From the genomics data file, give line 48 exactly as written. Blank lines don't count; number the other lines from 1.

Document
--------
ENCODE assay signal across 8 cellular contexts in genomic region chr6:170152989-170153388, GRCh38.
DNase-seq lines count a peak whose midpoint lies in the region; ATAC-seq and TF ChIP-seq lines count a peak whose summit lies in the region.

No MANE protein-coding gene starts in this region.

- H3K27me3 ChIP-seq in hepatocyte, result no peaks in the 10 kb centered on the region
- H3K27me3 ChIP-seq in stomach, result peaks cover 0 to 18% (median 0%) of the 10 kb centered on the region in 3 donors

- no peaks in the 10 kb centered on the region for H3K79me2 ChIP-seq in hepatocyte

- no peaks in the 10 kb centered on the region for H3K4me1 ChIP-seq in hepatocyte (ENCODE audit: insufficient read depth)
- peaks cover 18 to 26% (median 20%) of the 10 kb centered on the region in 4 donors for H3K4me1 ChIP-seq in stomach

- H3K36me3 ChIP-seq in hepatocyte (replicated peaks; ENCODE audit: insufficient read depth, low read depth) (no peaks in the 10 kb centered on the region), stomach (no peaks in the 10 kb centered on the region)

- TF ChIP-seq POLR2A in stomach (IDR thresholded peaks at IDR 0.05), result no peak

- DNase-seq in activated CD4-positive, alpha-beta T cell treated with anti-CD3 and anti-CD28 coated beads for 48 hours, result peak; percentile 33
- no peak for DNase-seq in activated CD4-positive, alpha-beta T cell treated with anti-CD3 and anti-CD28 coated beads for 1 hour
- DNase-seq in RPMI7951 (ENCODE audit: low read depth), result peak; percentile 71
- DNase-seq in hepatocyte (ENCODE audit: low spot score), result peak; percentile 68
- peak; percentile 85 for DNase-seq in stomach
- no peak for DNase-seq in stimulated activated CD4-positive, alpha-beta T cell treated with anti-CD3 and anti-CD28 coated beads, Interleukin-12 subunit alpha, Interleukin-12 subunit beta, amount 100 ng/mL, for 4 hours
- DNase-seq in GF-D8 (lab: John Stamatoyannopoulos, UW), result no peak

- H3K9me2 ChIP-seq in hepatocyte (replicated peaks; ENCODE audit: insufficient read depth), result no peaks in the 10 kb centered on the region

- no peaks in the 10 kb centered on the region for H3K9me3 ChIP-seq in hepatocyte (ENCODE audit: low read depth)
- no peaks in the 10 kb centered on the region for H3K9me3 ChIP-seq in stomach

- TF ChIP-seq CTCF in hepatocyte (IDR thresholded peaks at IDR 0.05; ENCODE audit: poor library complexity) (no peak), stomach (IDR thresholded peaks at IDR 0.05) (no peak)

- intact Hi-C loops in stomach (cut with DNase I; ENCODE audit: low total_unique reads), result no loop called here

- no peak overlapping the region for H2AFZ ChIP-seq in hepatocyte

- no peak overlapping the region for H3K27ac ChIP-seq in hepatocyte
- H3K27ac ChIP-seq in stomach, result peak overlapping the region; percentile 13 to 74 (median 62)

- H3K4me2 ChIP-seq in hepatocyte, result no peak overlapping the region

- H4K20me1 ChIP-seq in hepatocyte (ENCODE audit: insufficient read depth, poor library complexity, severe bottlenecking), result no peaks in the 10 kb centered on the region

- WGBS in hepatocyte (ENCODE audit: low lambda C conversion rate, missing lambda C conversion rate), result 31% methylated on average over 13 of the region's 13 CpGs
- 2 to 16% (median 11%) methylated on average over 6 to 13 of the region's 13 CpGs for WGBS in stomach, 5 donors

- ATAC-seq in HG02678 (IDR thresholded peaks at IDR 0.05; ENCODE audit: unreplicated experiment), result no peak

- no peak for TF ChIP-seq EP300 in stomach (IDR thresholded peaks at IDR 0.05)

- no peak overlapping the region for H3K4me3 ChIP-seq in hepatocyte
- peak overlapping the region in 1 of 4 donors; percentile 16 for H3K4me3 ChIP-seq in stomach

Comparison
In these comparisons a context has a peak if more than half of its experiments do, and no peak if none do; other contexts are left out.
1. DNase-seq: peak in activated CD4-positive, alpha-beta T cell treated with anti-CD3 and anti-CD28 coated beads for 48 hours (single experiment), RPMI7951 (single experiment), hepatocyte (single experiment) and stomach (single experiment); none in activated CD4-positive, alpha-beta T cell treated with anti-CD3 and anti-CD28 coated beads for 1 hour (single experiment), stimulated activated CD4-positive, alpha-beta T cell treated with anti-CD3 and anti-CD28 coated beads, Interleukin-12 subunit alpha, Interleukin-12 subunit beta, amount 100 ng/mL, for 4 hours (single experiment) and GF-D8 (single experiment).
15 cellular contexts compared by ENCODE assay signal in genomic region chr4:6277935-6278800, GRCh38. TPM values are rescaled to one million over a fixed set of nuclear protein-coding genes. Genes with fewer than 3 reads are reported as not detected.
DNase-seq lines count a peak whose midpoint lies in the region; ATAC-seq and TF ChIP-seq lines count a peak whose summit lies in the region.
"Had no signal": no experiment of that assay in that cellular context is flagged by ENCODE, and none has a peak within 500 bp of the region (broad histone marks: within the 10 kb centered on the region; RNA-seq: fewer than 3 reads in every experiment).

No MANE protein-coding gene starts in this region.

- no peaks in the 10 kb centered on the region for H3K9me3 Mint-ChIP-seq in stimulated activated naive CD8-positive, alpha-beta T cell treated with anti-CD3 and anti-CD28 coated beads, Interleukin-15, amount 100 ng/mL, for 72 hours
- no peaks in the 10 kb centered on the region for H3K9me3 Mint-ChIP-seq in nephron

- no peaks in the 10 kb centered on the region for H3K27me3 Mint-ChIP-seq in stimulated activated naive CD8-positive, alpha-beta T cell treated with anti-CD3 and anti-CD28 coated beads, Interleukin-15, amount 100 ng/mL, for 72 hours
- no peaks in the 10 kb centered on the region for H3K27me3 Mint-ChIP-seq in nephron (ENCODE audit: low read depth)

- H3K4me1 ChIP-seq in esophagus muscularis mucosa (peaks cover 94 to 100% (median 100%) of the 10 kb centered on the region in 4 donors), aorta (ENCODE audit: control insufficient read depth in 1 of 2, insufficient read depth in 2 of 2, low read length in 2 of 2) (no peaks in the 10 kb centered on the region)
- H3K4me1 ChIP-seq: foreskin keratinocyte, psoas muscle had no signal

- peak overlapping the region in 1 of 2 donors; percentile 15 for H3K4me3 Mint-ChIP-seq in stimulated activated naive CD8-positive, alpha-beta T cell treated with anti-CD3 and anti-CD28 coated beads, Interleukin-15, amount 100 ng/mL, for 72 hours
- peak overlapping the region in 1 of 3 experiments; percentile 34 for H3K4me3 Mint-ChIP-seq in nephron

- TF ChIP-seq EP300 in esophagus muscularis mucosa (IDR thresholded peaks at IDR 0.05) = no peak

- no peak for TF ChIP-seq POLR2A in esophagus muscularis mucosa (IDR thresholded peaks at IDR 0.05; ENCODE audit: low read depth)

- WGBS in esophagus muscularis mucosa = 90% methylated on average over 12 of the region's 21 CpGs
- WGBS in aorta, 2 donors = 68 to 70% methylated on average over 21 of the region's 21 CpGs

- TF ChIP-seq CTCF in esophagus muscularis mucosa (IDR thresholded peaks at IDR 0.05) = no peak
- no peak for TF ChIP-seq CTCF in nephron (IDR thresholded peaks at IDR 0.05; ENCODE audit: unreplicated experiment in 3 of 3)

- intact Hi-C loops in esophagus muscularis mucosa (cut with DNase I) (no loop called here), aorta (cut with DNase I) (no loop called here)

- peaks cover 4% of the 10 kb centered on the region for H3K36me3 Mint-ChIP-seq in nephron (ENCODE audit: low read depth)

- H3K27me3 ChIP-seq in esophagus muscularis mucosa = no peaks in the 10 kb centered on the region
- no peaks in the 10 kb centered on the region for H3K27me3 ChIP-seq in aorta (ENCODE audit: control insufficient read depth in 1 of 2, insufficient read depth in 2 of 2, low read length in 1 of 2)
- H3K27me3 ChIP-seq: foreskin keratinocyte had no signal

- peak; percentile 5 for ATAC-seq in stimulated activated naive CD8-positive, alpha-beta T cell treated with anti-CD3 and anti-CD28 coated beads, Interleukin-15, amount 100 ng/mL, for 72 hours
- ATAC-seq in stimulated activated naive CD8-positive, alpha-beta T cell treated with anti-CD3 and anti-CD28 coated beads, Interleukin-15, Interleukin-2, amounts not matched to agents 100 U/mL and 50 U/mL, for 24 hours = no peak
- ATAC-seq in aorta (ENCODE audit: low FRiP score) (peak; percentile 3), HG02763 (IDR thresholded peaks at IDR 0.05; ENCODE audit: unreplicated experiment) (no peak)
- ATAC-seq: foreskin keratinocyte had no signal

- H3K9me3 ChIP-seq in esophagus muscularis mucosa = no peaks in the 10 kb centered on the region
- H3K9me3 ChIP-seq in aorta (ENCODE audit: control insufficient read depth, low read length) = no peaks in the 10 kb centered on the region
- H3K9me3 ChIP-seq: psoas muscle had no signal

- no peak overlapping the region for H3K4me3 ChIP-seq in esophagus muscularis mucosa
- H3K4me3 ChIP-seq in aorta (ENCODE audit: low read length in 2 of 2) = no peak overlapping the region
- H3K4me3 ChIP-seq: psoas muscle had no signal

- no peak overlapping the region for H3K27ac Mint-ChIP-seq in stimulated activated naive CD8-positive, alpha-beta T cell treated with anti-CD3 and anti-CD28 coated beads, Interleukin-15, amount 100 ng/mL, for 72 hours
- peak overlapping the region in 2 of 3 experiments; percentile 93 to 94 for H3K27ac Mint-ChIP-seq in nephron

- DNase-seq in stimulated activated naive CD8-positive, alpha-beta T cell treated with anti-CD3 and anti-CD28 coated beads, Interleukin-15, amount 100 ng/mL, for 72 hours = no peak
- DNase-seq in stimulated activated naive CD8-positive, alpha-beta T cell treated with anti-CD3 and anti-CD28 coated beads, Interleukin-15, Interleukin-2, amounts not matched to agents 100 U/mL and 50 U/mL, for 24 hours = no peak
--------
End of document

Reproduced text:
- peak overlapping the region in 1 of 3 experiments; percentile 34 for H3K4me3 Mint-ChIP-seq in nephron